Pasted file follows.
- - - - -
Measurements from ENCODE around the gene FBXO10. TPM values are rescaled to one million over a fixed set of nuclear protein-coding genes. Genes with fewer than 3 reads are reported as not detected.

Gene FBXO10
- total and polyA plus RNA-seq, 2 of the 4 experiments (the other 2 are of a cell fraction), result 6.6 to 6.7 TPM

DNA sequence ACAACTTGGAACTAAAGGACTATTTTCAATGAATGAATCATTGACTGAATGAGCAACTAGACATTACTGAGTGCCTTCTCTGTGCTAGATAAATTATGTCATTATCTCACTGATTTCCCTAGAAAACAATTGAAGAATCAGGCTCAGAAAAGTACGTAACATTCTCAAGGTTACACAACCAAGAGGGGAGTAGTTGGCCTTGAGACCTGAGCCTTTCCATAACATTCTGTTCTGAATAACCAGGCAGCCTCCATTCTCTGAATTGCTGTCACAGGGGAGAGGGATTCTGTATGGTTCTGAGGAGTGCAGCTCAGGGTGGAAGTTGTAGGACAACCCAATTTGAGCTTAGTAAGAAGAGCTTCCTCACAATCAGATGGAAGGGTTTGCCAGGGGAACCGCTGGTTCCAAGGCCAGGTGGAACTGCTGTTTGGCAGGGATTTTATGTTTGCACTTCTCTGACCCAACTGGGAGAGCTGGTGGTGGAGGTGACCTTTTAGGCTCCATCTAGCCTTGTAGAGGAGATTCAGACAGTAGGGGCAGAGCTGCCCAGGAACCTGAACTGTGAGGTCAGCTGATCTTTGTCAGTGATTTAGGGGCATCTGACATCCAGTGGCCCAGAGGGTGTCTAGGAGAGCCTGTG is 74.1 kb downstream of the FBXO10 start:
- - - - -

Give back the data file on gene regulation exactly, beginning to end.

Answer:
Measurements from ENCODE around the gene FBXO10. TPM values are rescaled to one million over a fixed set of nuclear protein-coding genes. Genes with fewer than 3 reads are reported as not detected.

Gene FBXO10
- total and polyA plus RNA-seq, 2 of the 4 experiments (the other 2 are of a cell fraction), result 6.6 to 6.7 TPM

DNA sequence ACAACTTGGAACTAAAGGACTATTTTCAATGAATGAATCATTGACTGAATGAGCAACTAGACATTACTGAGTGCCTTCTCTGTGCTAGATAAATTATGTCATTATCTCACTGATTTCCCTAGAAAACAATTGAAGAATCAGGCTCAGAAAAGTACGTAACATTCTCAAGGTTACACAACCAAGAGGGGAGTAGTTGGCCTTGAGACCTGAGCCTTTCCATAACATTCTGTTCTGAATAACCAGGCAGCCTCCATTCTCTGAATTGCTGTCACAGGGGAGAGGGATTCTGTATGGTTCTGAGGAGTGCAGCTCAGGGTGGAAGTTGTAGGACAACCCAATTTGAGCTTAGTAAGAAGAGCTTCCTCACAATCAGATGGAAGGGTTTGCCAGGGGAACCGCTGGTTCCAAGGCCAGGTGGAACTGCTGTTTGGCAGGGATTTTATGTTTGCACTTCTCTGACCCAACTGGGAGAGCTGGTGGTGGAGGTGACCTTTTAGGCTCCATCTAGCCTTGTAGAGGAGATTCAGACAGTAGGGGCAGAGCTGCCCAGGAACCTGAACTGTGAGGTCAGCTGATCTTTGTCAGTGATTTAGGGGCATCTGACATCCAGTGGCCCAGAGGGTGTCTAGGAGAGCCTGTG is 74.1 kb downstream of the FBXO10 start: